3 MIN READPutrajaya wants Hong Kong & China investors’ to buy unsold homes

KUALA LUMPUR (Oct 30): A Hong Kong daily has reported that Malaysia is “luring foreign buyers” of unsold homes luring foreign buyers “targeting wealthy mainland Chinese and Hong Kong residents”.

Budget 2020 earlier this month proposed that the minimum threshold for foreign buyers of local high-rise residential properties in urban areas be reduced from RM1 million to RM600,000.

The new property ruling is supposed to “take effect for 12 months from January 2020”.

The South China Morning Post (SCMP) wrote that such a policy will probably “spur demand from Hong Kong and mainland Chinese investors who already view Malaysia as a top investment destination”.

“The new threshold brings some 4,000 condominiums that were previously ruled out into the realm of possibility, so buyers have much more choice,” Kashif Ansari, chief executive officer at IQI Global, told SCMP.

He also added that with the “limited window” until 2020, “buyers should have a sense of urgency about taking advantage of it”.  

“Since the launch of 8 Conlay, there has been interest from Hong Kong,” Joanne Kua, managing director of KSK Land, told the daily and news portal.

It also reported that “foreigners account for 75% of” 8 Conlay’s buyers and half of that “are from Hong Kong and first-tier cities in mainland China”.

Property portal Juwai.com revealed that Malaysia is “the fifth most popular destination for buyers from mainland China” adding “that over the past five quarters, inquiries from them have doubled”.

“It’s a bargain buying opportunity. Hong Kong buyers can save nearly US$20,000 on a US$250,000 home,” Juwai.com executive chairman Georg Chmiel told SCMP.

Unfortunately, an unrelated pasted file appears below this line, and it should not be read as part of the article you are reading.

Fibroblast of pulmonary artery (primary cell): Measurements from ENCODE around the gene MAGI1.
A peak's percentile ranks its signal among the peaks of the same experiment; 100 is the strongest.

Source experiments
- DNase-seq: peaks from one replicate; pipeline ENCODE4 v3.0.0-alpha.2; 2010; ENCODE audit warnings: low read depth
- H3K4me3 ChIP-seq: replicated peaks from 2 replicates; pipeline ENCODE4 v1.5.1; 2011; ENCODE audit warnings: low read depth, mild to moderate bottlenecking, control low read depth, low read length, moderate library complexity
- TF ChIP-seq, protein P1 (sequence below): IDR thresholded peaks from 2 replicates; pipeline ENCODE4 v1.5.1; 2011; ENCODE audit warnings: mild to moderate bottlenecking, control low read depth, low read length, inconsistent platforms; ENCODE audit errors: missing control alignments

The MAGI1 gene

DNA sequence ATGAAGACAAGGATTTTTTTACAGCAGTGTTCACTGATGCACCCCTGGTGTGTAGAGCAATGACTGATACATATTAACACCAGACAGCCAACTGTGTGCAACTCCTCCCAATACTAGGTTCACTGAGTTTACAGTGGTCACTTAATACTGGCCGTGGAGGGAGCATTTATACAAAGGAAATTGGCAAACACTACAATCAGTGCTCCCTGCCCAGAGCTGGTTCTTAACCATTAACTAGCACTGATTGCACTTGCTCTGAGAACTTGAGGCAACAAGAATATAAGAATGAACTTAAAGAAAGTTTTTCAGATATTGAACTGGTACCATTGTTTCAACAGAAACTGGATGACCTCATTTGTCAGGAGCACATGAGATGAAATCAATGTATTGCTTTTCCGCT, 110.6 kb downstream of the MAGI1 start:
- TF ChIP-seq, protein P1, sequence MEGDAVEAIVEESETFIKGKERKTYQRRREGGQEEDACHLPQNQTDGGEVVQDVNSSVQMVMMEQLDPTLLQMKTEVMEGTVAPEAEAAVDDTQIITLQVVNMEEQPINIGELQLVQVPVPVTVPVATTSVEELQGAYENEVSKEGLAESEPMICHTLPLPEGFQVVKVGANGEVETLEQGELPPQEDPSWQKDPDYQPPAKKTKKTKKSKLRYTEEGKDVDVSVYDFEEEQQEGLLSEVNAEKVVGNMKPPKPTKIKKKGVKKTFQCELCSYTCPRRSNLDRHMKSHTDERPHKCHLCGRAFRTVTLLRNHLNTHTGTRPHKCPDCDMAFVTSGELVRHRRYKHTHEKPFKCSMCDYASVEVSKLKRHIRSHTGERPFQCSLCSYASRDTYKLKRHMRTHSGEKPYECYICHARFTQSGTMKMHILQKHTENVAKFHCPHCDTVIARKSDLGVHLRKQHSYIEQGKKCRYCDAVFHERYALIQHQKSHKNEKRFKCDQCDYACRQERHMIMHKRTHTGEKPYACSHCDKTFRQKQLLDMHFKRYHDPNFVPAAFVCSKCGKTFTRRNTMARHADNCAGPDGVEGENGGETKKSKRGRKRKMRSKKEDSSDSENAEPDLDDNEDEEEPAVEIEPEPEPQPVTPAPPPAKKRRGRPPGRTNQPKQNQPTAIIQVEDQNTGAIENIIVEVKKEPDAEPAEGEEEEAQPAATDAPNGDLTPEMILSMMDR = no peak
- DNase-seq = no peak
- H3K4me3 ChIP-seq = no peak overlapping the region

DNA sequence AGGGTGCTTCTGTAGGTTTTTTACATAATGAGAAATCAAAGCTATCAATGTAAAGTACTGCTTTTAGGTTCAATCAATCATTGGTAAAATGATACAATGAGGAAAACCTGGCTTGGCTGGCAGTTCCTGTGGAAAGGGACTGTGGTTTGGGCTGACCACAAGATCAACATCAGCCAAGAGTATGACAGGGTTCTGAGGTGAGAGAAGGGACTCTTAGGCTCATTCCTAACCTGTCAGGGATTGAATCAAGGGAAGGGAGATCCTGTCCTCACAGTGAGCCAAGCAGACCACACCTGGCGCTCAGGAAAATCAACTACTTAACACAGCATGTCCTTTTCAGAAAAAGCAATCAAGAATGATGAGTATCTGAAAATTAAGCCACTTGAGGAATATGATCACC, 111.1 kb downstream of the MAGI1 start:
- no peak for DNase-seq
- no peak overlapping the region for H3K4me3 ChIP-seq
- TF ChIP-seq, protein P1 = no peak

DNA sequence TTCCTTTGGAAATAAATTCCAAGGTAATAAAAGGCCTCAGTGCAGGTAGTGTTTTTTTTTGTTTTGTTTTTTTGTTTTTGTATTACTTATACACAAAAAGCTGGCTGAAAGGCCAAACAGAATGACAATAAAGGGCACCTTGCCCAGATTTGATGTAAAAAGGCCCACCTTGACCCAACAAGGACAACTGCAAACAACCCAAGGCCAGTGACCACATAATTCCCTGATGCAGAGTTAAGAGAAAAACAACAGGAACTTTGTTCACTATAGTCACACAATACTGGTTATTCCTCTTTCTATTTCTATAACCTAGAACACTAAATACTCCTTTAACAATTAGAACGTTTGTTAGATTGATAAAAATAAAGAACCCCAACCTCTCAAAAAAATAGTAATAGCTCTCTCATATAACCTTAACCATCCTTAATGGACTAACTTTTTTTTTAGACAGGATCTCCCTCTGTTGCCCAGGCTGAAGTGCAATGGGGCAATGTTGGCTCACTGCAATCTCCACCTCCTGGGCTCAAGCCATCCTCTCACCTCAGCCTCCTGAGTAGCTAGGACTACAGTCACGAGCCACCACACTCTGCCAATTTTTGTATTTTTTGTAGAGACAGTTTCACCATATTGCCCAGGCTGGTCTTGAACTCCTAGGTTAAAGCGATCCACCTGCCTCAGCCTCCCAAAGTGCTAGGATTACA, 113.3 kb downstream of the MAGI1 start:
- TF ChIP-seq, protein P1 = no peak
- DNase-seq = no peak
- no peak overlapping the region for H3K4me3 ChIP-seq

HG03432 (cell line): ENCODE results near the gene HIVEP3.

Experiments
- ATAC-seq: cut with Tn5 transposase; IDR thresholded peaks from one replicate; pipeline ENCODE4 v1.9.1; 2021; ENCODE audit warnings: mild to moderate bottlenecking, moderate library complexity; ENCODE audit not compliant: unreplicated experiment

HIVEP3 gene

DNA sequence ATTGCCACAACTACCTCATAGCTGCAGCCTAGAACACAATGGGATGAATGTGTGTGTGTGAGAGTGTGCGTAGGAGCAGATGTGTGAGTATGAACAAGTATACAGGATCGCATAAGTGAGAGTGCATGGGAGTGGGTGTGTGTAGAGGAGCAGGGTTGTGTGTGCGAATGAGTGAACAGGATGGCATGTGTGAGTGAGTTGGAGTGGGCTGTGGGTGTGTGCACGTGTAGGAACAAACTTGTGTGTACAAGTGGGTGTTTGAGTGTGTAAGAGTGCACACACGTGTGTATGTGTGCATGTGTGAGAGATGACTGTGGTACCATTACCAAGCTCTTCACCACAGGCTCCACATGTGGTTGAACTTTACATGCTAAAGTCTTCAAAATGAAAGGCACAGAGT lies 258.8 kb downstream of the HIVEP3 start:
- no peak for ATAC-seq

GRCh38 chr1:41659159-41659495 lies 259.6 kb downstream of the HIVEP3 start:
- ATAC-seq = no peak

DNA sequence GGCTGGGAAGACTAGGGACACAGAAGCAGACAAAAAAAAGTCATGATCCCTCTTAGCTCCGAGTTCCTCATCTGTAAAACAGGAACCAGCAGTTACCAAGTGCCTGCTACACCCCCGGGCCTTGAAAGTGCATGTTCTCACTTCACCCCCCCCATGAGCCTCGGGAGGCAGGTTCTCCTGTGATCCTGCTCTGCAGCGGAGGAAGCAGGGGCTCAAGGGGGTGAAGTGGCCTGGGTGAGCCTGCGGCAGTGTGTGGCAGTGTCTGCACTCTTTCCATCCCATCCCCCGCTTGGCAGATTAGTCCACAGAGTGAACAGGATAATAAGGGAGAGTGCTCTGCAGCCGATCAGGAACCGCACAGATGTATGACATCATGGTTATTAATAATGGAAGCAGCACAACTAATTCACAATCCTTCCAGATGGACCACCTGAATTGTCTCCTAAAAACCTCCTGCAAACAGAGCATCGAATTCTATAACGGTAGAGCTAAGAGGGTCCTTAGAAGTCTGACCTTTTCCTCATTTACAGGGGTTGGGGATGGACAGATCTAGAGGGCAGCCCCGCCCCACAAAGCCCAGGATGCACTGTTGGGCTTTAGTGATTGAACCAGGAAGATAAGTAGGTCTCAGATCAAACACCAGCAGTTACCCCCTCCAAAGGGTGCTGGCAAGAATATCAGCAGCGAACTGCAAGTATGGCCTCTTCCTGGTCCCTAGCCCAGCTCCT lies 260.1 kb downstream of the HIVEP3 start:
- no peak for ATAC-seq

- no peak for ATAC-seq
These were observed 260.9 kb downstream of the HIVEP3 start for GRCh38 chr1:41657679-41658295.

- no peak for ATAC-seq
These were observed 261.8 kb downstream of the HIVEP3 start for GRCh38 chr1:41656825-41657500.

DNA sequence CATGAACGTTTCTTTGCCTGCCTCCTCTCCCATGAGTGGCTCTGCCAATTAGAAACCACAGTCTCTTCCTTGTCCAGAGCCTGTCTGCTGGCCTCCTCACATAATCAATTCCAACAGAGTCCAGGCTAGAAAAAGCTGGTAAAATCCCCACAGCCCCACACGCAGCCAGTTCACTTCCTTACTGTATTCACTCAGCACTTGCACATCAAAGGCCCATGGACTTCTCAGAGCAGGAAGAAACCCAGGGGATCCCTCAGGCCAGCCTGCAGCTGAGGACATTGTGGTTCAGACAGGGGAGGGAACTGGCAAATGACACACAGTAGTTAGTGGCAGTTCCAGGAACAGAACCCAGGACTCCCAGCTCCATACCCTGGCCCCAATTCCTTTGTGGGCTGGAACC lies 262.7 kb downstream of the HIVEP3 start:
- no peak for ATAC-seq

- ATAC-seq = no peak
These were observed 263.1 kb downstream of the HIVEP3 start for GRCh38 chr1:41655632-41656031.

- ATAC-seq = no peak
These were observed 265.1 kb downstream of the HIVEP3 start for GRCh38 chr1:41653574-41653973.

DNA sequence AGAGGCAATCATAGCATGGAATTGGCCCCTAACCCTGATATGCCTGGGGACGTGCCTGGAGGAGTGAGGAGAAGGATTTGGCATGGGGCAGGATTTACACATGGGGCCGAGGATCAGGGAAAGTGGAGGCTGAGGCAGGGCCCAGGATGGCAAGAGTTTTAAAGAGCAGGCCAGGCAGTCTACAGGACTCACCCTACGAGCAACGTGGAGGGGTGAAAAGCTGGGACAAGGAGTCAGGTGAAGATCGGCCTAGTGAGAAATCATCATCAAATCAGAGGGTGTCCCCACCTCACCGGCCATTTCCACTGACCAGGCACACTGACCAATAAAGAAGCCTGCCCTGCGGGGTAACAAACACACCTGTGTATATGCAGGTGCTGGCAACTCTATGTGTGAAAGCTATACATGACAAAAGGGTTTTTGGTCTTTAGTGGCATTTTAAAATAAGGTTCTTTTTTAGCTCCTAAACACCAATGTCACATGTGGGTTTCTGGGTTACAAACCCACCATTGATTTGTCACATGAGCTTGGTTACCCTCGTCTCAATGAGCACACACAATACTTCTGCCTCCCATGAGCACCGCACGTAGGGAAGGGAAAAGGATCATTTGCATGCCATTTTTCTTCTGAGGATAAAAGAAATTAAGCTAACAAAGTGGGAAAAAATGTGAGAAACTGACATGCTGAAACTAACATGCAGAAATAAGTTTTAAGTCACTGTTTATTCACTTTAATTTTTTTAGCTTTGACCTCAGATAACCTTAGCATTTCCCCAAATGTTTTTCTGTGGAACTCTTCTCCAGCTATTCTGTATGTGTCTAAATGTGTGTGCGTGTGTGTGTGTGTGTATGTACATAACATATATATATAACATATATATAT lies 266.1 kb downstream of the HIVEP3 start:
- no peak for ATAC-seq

“Just in the last 90 days, Hong Kong buyers have mobbed more than 180 exhibitions featuring Malaysian property. That’s an average of two exhibitions per day,” said Eli McGeever, the Hong Kong-based vice-president of international property at SohoApp.com.

“The main driver is the MM2H [Malaysia My Second Home] program. Many agents are jumping on board because of the strong consumer demand,” McGeever added.

The local property players have generally welcomed Putrajaya’s move to lower the foreign minimum threshold.

Prime Minister Tun Dr Mahathir also explained that the policy was meant to address property overhang in the country that if left unchecked could contribute to financial woes like what was seen in some Asian cities.

“So we have to get rid of this overhang so that the property market can become healthy again,” he said earlier this month.

Meanwhile, the Ministry of Housing and Local Government (KPKT) has also announced that it want the state governments to set suitable minimum threshold price for foreigners.

Minister Zuraida Kamaruddin said the announcement of the RM600,000 price floor in the Budget 2020 was just a guide.

“So I ask the state government to determine the appropriate price because they have the power and of course the price of each state like Johor and Perak is not the same. They have their [minimum threshold] price,” she said.

Last week, the Penang government proposed that the price threshold for foreigners to purchase urban high-end properties in the state to be set at RM800,000, compared to RM600,000 announced as announced in Budget 2020.

Penang’s Housing, Local Government, Town and Country Planning Committee chairman Jagdeep Singh Deo said the reduction in price threshold for foreign property buyers should also only apply for a period of six months instead of one year as tabled during the budget.

Source: Edge Prop Malaysia

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